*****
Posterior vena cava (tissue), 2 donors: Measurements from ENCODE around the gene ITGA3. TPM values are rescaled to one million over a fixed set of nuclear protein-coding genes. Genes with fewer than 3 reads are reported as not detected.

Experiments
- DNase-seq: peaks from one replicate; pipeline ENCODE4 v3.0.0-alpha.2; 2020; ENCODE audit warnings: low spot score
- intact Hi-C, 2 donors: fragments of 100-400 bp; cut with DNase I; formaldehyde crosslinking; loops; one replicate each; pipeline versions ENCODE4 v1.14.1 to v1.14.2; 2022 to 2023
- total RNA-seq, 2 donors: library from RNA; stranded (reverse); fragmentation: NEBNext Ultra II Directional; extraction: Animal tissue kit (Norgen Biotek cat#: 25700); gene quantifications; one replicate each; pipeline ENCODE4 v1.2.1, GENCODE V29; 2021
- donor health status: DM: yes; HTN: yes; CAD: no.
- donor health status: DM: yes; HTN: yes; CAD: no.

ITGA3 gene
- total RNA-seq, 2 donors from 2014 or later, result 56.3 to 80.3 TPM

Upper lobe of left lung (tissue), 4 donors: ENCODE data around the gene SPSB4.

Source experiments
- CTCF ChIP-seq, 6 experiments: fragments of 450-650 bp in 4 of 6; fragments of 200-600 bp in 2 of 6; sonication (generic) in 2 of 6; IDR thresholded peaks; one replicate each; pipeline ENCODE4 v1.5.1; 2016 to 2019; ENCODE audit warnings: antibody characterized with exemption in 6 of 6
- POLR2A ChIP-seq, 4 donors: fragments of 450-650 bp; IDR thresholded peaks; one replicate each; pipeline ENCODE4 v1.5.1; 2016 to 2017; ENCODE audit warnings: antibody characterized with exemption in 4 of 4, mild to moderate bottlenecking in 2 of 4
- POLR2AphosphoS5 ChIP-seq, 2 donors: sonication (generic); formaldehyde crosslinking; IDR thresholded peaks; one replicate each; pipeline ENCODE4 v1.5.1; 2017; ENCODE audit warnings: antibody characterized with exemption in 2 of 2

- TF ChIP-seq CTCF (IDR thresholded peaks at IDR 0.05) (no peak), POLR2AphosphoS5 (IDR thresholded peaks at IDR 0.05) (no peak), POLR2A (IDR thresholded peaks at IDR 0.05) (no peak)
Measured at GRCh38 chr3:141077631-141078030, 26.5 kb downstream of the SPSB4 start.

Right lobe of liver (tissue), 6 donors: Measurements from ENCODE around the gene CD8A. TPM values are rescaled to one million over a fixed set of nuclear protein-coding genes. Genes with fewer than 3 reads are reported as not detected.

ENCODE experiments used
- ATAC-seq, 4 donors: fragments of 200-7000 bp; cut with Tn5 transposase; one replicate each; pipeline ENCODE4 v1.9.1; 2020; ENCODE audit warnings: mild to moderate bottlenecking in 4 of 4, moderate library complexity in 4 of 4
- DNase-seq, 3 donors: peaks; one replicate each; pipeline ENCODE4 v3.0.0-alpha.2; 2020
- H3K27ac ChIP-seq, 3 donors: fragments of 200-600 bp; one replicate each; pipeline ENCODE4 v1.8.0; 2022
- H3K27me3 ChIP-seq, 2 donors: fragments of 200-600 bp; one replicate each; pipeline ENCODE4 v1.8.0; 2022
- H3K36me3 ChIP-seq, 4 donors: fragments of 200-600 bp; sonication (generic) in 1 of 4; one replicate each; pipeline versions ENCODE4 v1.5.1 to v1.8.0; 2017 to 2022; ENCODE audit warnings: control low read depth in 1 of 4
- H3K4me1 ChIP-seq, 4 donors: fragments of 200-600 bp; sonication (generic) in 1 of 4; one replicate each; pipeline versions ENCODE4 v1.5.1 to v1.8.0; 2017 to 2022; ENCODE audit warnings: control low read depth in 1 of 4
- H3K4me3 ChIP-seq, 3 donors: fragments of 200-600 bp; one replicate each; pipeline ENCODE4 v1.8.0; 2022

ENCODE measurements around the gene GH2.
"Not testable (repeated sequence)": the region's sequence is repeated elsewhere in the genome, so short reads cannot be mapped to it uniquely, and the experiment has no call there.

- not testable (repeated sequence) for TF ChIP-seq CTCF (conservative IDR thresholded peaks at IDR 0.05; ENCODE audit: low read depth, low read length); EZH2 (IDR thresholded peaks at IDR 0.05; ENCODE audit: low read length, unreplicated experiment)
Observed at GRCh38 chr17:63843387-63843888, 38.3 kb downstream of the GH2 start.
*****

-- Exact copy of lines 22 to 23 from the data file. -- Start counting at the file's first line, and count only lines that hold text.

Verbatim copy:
- H3K27me3 ChIP-seq, 2 donors: fragments of 200-600 bp; one replicate each; pipeline ENCODE4 v1.8.0; 2022
- H3K36me3 ChIP-seq, 4 donors: fragments of 200-600 bp; sonication (generic) in 1 of 4; one replicate each; pipeline versions ENCODE4 v1.5.1 to v1.8.0; 2017 to 2022; ENCODE audit warnings: control low read depth in 1 of 4